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FTC settles privacy complaint against online ad network

ScanScout's description of how consumers could opt out of data collection didn't work, the agency says

Online video advertising network ScanScout has agreed to settle U.S. Federal Trade Commission charges that it wrongly claimed that consumers could opt out of receiving targeted ads by changing their computer's browser settings to block cookies.

ScanScout used Flash cookies that browser settings could not block, the FTC said in a complaint released Tuesday. A proposed settlement from the FTC bars the company from misrepresenting its data-collection practices and its customers' ability to control collection of their data.

Two email messages to ScanScout Tuesday bounced back, and a third was not returned. No one at ScanScout's New York office picked up a phone call late Tuesday, and the call did not go to voicemail.

ScanScout is an advertising network that places video ads on websites for advertisers. ScanScout engages in behavioral advertising by collecting information about consumers' online activities and then serving video ads targeted to their interests, the FTC said in a press release.

From about April 2007 to December 2010, ScanScout's website privacy policy discussed how it used cookies to track users' behavior, the FTC said. "You can opt out of receiving a cookie by changing your browser settings to prevent the receipt of cookies," the policy said.

However, changing browser settings did not remove or block the Flash cookies, the FTC said.

The proposed settlement would bar ScanScout from misrepresenting the extent to which consumers' data is collected, used, shared, or disclosed. Within 30 days after the settlement order becomes effective, ScanScout must place a prominent notice on its home page saying, "We collect information about your activities on certain websites to send you targeted ads. To opt out of our targeted advertisements, click here."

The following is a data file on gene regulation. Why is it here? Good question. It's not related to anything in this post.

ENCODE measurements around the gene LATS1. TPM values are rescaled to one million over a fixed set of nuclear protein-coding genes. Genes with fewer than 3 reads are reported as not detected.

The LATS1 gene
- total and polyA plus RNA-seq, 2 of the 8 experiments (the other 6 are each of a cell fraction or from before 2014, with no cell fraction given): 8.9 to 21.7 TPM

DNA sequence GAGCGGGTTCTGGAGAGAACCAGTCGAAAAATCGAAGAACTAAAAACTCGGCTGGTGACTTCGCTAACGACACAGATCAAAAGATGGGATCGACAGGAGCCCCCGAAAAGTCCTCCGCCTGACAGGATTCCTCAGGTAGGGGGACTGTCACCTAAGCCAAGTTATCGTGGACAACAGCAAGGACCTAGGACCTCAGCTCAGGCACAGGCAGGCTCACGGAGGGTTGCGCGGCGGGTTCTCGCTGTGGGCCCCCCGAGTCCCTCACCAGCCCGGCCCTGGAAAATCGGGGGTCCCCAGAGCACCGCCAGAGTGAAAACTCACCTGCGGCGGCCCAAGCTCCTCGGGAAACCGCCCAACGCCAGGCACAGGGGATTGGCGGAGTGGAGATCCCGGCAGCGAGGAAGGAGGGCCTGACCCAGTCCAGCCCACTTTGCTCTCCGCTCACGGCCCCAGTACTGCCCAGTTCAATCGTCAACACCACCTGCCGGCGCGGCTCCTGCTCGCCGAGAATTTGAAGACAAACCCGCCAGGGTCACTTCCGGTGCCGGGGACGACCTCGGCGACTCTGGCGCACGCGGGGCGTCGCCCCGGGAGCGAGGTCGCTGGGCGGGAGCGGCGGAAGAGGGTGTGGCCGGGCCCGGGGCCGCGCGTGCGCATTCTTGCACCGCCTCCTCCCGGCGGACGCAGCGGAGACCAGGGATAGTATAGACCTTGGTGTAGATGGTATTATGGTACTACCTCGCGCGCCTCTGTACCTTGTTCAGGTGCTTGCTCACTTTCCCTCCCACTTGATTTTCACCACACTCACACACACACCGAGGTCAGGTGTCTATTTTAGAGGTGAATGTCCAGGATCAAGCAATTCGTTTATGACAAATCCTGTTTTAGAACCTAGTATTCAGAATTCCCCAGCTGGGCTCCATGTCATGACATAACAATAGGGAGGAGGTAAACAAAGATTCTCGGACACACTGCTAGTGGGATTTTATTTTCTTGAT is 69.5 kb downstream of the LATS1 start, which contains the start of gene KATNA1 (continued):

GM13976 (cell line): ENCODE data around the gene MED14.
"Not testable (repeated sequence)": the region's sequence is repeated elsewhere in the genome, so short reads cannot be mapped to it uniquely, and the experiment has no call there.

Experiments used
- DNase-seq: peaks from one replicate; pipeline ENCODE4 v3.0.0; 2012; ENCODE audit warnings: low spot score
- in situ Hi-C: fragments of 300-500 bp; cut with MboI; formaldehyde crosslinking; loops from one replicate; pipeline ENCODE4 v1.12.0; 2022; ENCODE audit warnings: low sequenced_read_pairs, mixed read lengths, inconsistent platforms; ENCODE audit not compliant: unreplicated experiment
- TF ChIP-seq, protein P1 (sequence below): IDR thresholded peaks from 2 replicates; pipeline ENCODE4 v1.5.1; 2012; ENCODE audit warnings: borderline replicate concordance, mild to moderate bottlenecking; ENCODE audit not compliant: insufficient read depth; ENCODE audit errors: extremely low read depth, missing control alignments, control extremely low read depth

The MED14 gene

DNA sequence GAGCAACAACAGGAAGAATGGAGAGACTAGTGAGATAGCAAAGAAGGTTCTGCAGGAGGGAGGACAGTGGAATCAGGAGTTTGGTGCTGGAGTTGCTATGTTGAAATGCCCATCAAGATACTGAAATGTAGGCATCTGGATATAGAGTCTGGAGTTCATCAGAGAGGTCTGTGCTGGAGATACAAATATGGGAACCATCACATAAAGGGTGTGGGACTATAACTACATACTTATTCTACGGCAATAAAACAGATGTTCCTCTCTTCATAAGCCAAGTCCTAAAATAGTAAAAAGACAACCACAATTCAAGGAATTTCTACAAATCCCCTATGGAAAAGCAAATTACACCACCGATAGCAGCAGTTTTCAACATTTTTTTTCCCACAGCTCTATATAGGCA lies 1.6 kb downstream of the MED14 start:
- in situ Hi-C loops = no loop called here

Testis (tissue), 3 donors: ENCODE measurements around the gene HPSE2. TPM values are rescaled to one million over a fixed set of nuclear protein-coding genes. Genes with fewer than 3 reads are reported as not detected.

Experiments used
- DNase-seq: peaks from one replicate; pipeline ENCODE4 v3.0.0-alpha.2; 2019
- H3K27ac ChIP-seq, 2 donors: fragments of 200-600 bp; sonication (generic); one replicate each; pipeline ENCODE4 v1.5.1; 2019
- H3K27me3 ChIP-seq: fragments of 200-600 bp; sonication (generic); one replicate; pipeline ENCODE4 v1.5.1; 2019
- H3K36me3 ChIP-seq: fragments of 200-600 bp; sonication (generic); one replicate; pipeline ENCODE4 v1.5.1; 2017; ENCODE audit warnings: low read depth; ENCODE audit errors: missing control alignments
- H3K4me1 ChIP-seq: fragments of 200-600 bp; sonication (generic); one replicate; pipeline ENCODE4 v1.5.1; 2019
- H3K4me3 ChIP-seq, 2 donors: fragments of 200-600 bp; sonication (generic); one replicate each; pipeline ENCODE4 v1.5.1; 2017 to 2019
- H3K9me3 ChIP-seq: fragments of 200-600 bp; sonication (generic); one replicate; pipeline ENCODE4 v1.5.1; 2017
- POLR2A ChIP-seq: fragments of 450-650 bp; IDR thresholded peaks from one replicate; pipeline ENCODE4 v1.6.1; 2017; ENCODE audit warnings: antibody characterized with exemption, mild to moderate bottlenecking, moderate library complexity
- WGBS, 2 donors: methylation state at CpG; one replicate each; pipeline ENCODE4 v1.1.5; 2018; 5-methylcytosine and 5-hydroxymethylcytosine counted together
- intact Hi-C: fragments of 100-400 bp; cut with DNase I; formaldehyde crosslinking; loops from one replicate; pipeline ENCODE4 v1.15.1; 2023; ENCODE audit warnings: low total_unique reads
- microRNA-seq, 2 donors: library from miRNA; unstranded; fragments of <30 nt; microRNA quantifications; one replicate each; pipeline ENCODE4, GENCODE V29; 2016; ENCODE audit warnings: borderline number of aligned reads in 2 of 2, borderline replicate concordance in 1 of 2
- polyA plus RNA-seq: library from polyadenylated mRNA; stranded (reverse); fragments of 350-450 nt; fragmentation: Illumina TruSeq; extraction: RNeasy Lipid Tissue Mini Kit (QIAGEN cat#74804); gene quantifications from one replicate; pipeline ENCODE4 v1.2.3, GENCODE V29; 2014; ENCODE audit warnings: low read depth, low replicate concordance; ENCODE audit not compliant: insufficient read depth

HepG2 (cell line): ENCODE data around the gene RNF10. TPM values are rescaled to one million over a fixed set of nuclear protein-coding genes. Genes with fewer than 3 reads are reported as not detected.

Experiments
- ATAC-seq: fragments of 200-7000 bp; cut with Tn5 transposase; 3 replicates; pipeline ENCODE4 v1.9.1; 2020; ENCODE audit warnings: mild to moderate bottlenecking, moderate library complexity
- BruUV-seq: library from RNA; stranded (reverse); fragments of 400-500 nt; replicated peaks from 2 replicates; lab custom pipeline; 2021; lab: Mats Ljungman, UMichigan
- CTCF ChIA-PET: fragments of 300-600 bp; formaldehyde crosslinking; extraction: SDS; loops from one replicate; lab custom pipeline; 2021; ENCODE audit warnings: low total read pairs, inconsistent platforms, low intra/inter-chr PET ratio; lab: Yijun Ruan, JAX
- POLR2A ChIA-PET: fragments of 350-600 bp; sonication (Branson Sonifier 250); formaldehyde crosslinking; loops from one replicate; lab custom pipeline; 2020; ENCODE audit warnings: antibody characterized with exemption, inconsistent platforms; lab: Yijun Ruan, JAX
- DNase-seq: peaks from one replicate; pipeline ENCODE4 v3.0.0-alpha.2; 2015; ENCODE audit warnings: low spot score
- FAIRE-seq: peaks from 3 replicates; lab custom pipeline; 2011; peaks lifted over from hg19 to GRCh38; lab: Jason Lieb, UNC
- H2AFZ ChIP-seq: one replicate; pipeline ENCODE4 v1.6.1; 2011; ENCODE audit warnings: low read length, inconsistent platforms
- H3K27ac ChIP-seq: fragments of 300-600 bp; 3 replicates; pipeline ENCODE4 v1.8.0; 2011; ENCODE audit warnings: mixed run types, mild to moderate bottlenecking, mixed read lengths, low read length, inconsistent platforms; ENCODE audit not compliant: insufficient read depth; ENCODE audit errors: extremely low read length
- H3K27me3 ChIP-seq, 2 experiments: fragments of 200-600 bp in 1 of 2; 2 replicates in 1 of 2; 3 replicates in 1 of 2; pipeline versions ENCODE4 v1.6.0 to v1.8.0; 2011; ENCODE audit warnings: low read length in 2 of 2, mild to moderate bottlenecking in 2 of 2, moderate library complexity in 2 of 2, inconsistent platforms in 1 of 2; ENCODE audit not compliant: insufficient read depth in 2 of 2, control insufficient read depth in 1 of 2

The hyperlink must take consumers to a mechanism that allows them to prevent the company from collecting information that can identify them or their computer, or redirecting their browser to third parties that collect data without their approval.

The proposed order would also require that the company must disclose that it collects consumer data to send targeted ads and disclose the current status of the consumer's tracking choices.

The FTC will publish a description of the consent agreement package in the Federal Register shortly. The agreement will be subject to public comment through Dec. 8, after which the commission will decide whether to make it final.

Grant Gross covers technology and telecom policy in the U.S. government for The IDG News Service. Follow Grant on Twitter at GrantGross. Grant's e-mail address is [email protected]


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